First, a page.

Irish-Operated Carriage Horses -- A Stroll in the Park or Slave Labor?

Antrim-born actor Liam Neeson is calling upon fledgling New York City Mayor Bill De Blasio to step back from hizzoner's commitment to ban carriage horses from the streets of the city.

Photo by Victoria Pickering, Creative Commons license

The carriage trade has, for well more than a century, been largely an Irish franchise, and Neeson has issued his most stinging critique of what he suggests is De Blasio's hypocrisy on the issue, threatening the livelihoods of hundreds of working class carriage drivers and stable hands. You can read more about it in Irish Central.

My question to everyone: Are horses ill used as they pull these colorful carriages around Manhattan's Central Park, or are they treated with the respect and care they deserve?

Tags: Horses, Labor, New York, United States

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Louder!  Please, tell me again how the tender hearted Irish just LOVE horses!  You make me ashamed!

Yup, loony. If they can be "enslaved", then they also have an inherent right to the vote. It's that simple.


Why the animosity?  Most people on this site do not want the horses to suffer at all.  Stating that Irishmen (in general) love and care about horses is a valid statement.  Are there idiots who happen to be Irish that don't?  Yes. Suggesting alternatives to what is currently in place is part of the discussion........ not something that should be shot down.  Suggesting that they hate horses because they don't want to give up having horses in Central Park is not valid either.  Figuring out a way to do this harmoniously is the reason for the discussion. 

You sound as if you just don't want horses there at all?  Do you feel the same about police horses?  How about riding stables in general?  Maybe you just don't like horses?  Am I beginning to sound like you?  Cut out the cynicism and stop the diatribe.  Give your opinion and defend it but don't attack everything that's said.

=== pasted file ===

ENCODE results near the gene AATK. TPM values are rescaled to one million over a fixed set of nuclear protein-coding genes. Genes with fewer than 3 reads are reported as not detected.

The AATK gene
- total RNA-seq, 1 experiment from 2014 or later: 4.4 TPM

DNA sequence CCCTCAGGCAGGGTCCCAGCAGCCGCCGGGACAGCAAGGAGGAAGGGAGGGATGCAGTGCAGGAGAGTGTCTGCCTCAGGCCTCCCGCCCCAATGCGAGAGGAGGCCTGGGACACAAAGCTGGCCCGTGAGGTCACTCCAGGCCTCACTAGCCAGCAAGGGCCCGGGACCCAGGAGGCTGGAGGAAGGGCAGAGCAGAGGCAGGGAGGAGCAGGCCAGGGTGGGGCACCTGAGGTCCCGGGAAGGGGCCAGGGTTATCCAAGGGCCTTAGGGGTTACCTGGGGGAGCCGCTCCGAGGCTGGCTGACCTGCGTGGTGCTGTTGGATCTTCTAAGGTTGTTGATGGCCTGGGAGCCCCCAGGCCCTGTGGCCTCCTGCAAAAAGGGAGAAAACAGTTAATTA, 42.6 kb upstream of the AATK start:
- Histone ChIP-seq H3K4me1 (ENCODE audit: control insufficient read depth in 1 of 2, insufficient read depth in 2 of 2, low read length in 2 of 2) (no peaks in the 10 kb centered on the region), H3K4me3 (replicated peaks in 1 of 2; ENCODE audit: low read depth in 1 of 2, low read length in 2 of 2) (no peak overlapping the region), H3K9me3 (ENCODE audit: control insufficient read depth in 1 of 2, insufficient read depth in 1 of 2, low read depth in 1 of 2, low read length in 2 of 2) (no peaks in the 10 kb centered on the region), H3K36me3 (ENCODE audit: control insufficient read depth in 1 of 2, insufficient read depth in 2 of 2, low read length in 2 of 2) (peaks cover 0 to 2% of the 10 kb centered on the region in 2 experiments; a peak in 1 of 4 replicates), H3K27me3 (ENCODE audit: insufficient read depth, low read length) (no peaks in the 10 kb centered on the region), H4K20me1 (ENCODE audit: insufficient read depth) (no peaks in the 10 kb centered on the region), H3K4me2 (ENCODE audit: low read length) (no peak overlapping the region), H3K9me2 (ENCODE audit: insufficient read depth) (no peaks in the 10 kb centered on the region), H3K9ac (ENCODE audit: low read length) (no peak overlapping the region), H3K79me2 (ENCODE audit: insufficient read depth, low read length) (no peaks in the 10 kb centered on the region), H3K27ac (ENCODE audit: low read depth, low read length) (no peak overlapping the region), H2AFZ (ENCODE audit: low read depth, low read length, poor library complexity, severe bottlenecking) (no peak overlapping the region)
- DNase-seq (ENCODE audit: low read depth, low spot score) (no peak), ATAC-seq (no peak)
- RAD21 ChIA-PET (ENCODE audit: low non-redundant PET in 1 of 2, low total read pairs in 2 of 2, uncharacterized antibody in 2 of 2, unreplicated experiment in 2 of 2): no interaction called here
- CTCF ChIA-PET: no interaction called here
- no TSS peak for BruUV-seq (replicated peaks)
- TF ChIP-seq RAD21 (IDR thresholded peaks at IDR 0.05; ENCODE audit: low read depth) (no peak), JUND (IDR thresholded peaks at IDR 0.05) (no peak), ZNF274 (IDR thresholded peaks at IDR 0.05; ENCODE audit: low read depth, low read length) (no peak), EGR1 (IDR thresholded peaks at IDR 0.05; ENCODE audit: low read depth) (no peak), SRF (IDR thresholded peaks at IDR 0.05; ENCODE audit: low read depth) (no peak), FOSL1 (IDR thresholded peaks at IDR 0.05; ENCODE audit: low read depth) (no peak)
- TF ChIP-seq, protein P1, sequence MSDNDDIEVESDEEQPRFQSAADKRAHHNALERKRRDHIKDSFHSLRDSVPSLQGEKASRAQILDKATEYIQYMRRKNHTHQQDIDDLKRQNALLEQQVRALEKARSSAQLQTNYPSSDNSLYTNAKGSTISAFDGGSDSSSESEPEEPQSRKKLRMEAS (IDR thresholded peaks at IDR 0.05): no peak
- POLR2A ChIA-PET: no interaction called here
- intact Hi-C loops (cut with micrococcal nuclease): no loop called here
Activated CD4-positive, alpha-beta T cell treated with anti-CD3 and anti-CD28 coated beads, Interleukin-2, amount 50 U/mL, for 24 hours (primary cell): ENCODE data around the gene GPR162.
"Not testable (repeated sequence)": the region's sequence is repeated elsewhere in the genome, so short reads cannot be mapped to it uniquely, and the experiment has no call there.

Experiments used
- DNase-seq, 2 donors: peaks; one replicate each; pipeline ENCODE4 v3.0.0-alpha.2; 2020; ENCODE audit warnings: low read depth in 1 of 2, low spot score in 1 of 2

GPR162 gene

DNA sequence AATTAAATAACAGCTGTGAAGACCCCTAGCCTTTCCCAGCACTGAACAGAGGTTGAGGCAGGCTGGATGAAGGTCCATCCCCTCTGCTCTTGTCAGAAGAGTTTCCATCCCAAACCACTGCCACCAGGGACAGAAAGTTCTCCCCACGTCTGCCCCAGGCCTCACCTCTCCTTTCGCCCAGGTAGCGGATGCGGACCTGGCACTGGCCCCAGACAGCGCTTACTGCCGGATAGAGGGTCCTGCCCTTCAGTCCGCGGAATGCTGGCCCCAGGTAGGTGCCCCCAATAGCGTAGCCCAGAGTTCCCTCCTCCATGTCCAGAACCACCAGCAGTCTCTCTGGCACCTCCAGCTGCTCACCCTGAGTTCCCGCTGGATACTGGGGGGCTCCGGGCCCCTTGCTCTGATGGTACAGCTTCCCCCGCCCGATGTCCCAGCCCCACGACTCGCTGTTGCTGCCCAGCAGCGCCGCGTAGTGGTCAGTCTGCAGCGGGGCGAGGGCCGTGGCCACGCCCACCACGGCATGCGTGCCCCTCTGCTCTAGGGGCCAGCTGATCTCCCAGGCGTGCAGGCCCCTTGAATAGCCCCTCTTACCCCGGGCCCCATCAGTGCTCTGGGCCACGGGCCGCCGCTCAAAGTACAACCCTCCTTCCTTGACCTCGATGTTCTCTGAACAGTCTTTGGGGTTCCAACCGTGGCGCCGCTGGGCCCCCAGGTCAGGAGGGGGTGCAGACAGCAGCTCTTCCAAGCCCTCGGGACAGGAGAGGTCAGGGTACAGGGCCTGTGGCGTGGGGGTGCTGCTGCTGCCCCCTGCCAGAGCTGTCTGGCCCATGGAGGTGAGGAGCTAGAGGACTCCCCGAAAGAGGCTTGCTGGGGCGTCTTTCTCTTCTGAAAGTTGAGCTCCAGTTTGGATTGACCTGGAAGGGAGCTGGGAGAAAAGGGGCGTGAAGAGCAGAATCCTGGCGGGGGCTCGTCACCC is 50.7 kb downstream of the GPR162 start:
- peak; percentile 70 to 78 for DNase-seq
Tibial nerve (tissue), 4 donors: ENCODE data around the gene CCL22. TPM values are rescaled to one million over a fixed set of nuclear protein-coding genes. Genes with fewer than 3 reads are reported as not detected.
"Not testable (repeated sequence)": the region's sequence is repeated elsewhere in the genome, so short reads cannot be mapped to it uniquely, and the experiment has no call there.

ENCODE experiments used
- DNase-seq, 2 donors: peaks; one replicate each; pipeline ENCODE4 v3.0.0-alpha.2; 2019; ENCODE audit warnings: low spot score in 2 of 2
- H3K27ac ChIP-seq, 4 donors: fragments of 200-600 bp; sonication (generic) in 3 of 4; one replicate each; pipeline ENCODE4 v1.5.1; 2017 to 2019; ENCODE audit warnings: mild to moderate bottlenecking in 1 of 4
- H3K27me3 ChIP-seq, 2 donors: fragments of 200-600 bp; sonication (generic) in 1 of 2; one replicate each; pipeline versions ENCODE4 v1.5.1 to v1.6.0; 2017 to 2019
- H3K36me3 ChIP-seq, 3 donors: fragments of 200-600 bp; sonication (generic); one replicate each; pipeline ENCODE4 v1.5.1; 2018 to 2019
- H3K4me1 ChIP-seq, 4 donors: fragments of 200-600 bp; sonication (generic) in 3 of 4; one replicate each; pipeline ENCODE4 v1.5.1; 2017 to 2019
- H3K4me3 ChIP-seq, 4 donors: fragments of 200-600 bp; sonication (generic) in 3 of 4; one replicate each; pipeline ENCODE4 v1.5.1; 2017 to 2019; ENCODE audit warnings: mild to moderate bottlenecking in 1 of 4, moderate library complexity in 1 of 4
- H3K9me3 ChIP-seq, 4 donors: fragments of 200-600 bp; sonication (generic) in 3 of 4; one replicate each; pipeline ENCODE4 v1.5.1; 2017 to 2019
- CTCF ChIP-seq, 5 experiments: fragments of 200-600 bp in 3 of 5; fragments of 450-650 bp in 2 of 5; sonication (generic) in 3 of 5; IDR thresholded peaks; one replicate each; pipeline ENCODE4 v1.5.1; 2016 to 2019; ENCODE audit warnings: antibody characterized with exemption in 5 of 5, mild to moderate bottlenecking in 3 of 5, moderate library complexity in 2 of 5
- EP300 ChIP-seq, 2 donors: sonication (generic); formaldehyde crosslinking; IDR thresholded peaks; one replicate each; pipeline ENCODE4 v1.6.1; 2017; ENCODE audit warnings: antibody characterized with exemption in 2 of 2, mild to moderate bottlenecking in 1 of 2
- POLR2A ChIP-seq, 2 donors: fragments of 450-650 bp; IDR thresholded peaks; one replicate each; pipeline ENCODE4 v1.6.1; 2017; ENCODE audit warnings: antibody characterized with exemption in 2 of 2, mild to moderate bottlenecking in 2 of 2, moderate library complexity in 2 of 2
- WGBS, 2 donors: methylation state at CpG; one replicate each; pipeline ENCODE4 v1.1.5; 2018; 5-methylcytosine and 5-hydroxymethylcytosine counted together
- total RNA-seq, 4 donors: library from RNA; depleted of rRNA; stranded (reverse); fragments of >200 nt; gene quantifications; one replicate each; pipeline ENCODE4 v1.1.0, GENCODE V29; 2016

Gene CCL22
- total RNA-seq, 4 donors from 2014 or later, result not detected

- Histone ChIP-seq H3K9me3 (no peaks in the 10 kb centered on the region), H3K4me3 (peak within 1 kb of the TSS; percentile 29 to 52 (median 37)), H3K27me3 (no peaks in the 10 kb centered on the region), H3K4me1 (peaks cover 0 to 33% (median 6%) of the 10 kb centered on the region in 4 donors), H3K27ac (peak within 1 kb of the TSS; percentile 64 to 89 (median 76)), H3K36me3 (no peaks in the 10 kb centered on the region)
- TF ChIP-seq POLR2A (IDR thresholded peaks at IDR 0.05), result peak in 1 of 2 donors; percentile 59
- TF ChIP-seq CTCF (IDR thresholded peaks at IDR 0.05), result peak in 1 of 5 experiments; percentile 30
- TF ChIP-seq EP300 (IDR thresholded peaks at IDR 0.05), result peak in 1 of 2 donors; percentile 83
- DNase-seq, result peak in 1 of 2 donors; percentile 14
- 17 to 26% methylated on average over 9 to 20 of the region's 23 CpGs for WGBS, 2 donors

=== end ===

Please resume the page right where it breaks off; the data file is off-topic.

Well said Virginia, Nobody is trying to "mistreat animals". I applaud your comments and I'm open to discussion on the real debate here in NYC.

The citizens of New York City voted for a mayor after he promised to end the abusive carriage horse trade.  These American citizens see the conditions these horses are forced to work in every day.  And they are sick of seeing the horses suffer.  So, Mr. Dulligan's cousin, owns one of these businesses?  Therefore, he comes here to use sentimental, romantic, but really financial reasons to continue this abuse.  Living in N.Y. I saw exhausted, battered horses struggling amid trucks, exhaust, buses, cars, horns, flashing lights, rain, snow, sleet.  It is no "walk in the park" for the horses.  The fresh coat of paint on the outside of the 3 story cement "stable" is to fool New York council members.  It does not fool the horses.  Take off your blinders!  N.Y. city residents don't want any more horses abused.  Marshalling the forces of the Irish diaspora to support the Northern Irish Carriage owner$ against the welfare of the horses, and the wishes citizens of N.Y. is foreign intervention.  

I found your argument above a healthy one unlike the nasty attacking responses you had previous submitted.  Again though, I disagree with it.

 It is difficult to believe that the mayor was voted into office just  because he promised to end the "abusive" carriage horse trade......during the campaign this was hardly mentioned.  He may have garnered some votes because of his stance but more than likely they were from his political cronies who are looking to make money off the property that is currently used for the carriage trade horses.  On the whole, the citizenry of the city go about their days rarely thinking of the horses and the other "touristy" aspects of the park.  I would even venture to say that the majority of the populace haven't even seen them at work.